The internationally renowned Afghan-born photographer Zalmaï was forced to flee to Switzerland at the age of 15 after the 1980 Soviet invasion of Afghanistan. As a freelance photographer, Zalmaï has spent years capturing the human cost of disintegration and dispossession caused by war around the world and in his home country, Afghanistan, where he also sees signs of hope. Dread and Dreams
(Daylight Books, May 2015) brings together photographs Zalmaï made between 2008 and 2013 against the backdrop of the 14-year
U.S.-led invasion of Afghanistan which culminated in 2014 with the withdrawal of American troops. The book is therefore timely, as it contributes to the dialogue about the legacy of a war that is still shrouded in uncertainty as Afghans lose faith in their government, and in the international community that appears to have forgotten them.
Dread and Dreams presents two stylistically contrasting bodies of work. Zalmaï's epic, gritty, duotone photographs reveal the stark reality of life in Afghanistan for the millions of Afghan refugees who have returned to their country since 2002, only to find they cannot go back to their homes. They are instead forced to live in squalid conditions in makeshift refugee camps and urban slums where most live on the brink of survival, and many take refuge in drugs. Addiction is ravaging the population -- both adults and young people.
In counterpoint to this poignant series, Zalmaï presents intimate and optimistic sun-tinged color photographs that reflect the hopes and dreams of the Afghan people. Here, Zalmaï takes us away from the monumental humanitarian crisis wrought by war to reveal signs of a positive life force permeating his country.
Dread and Dreams is a deeply personal and humanistic body of work by an Afghan refugee who is informed by the tragedy of his homeland, and on a mission to show the world the story behind the headlines. In his essay in the book, Zalmaï writes: "My work is not about war, but war is in my work. And this is the core of my photography: ordinary moments turn out to be extraordinary. As extraordinary as any battle. My hope is to pay attention, to expose meaning in moments that otherwise pass unnoticed, to put a color on the dream of a simple life, in peacetime. We have to look at both the destructive force and the life force. They always clash, but the life force wins eventually."
Both series in Dread and Dreams capture the indomitable resilience of a people who are determined to rebuild their country. It is noteworthy that in the book there are only a handful of photographs of coalition soldiers, including some mysterious, hard to decipher, night photography shots. These images reveal the growing disconnect between the military and the country's civilian population.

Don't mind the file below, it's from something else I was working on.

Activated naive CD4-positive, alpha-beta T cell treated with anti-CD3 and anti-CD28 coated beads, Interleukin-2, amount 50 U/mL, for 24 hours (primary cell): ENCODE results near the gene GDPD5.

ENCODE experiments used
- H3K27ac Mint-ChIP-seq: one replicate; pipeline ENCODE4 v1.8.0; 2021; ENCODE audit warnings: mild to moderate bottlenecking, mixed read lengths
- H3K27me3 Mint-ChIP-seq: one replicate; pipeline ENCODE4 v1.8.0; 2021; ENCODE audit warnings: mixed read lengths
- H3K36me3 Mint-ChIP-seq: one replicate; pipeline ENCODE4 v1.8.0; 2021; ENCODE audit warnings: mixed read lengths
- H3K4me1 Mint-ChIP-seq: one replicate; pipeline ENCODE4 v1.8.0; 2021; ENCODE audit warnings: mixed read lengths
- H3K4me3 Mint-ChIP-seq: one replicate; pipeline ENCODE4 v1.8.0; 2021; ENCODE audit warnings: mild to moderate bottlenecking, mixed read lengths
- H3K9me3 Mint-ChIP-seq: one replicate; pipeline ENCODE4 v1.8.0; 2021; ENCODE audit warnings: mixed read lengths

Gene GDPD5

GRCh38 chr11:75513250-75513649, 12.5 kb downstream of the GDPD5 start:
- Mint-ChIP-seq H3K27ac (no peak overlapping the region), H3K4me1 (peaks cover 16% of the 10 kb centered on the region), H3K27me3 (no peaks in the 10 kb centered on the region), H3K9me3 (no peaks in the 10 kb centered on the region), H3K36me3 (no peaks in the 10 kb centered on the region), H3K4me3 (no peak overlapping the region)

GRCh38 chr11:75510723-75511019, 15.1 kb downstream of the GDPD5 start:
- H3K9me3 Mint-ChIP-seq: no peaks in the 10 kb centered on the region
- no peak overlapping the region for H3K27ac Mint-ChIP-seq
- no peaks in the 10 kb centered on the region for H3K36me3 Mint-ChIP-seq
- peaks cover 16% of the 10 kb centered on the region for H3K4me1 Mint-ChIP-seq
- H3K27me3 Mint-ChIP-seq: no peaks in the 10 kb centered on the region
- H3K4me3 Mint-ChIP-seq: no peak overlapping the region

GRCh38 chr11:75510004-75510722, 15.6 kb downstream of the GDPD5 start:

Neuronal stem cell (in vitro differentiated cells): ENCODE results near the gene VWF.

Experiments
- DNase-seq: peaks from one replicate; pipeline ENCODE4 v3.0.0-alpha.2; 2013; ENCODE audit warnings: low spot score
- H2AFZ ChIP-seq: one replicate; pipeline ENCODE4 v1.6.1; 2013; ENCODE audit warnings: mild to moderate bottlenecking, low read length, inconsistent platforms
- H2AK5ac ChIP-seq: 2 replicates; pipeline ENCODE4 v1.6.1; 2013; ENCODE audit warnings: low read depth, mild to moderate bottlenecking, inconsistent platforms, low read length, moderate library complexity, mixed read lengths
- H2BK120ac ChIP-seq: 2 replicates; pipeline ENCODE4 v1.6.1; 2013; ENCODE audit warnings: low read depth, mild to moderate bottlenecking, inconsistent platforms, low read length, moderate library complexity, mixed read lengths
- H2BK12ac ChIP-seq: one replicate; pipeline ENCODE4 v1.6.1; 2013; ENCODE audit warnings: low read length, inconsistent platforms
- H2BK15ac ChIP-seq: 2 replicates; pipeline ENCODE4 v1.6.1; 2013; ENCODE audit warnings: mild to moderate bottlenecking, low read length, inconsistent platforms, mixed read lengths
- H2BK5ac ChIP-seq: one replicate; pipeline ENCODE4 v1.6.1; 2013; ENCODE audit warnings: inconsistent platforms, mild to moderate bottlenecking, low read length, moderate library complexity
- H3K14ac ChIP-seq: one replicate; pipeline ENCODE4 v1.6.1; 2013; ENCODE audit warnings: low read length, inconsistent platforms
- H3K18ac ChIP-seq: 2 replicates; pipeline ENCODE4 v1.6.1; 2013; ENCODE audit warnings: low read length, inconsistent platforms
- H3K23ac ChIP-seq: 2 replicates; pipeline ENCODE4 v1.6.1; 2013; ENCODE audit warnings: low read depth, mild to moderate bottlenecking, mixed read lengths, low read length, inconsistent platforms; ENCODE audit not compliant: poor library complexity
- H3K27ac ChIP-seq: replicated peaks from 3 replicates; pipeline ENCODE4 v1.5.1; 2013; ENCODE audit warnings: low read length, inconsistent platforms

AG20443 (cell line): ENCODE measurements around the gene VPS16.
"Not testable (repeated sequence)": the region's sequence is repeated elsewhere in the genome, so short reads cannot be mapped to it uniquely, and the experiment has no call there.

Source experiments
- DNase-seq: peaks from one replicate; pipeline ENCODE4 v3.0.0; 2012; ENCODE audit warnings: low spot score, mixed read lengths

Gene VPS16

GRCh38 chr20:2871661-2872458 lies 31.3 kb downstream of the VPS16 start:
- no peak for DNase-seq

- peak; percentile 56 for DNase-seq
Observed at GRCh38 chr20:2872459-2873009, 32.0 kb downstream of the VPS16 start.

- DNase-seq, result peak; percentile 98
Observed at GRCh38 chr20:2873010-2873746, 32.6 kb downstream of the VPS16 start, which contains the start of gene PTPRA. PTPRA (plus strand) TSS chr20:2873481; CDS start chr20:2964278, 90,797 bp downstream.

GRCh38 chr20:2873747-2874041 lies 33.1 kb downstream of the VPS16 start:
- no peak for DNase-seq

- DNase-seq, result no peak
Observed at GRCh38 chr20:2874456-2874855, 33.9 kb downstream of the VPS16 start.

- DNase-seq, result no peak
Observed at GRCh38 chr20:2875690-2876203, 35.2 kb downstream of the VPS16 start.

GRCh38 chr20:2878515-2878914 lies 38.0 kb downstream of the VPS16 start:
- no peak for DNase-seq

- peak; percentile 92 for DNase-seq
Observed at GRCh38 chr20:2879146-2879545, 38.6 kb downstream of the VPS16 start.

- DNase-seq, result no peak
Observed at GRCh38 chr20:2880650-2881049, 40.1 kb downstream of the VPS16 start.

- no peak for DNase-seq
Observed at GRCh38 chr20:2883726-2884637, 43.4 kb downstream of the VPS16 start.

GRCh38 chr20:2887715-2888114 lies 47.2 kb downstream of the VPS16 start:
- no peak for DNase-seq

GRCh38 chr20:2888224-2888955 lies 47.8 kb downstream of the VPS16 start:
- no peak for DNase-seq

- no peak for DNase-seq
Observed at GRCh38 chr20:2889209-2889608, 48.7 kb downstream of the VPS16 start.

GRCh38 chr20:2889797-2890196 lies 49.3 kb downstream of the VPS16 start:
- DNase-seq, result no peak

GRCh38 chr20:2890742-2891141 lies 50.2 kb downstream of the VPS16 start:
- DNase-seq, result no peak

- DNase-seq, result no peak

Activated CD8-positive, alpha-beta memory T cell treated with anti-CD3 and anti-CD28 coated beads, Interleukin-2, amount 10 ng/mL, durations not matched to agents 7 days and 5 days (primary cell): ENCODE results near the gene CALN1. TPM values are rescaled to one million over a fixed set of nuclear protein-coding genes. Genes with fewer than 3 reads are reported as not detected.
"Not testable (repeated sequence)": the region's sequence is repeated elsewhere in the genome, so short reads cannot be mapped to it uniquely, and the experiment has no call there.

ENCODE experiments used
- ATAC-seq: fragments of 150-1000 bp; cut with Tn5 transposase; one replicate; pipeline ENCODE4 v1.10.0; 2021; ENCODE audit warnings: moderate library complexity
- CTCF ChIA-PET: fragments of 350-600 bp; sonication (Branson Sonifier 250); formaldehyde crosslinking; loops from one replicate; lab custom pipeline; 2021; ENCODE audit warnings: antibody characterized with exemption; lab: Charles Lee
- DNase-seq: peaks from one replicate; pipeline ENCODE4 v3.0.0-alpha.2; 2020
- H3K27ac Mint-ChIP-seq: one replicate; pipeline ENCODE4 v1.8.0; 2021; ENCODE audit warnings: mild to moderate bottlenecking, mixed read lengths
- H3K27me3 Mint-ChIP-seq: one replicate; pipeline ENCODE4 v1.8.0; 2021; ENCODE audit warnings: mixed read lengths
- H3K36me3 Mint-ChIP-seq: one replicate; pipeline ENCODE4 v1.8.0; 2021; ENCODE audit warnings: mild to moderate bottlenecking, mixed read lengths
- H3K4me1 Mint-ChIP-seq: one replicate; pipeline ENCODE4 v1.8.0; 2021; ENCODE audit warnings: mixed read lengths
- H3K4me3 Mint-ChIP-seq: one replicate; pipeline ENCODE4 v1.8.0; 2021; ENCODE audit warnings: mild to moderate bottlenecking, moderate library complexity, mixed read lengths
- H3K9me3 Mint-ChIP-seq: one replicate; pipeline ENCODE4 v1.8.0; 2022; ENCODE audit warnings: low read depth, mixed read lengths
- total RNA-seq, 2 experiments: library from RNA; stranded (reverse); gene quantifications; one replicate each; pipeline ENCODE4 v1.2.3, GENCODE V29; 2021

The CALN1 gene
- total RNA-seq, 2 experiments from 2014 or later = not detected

Empathetic, indignant and still hopeful, Zalmaï's photographs draw attention to Afghanistan's ongoing struggle, that has largely left the headlines, by focusing on the Afghan people and their lived experience of war, insecurity, chronic governmental mismanagement, corruption on a huge scale, and international negligence.
Zalmaï discovered his passion for photography at a very young age in Kabul, Afghanistan, where he was born. After the Soviet invasion in 1980, he found refuge in Lausanne, Switzerland, soon becoming a Swiss citizen. There, Zalmaï pursued combined studies at the School of Photography of Lausanne and the Professional Photography Training Center of Yverdon. Upon completing his education, he began to work as a freelance photographer. Assignments took Zalmaï around the world, eventually leading him back to Afghanistan. There, he began documenting the ongoing war and plight of the Afghan people, a continuing project from which the images in this book are drawn.
His work has been extensively exhibited at museums, galleries, universities and cultural centers around the world. His photographs have been awarded numerous international prizes, including the Visa D'Or from the Visa Pour L'Image Photojournalism Festival and a Getty Images grant. Zalmai's work has been published by The New York Times Magazine, TIME, The New Yorker, Harper's Magazine, Newsweek, La Repubblica, among many other international media outlets. His work is regularly commissioned by NGOs such as Human Rights Watch, the International Committee of the Red Cross (ICRC), the United Nations High Commissioner for Refugees (UNHCR), and the United Nations Office on Drugs and Crime (UNODC)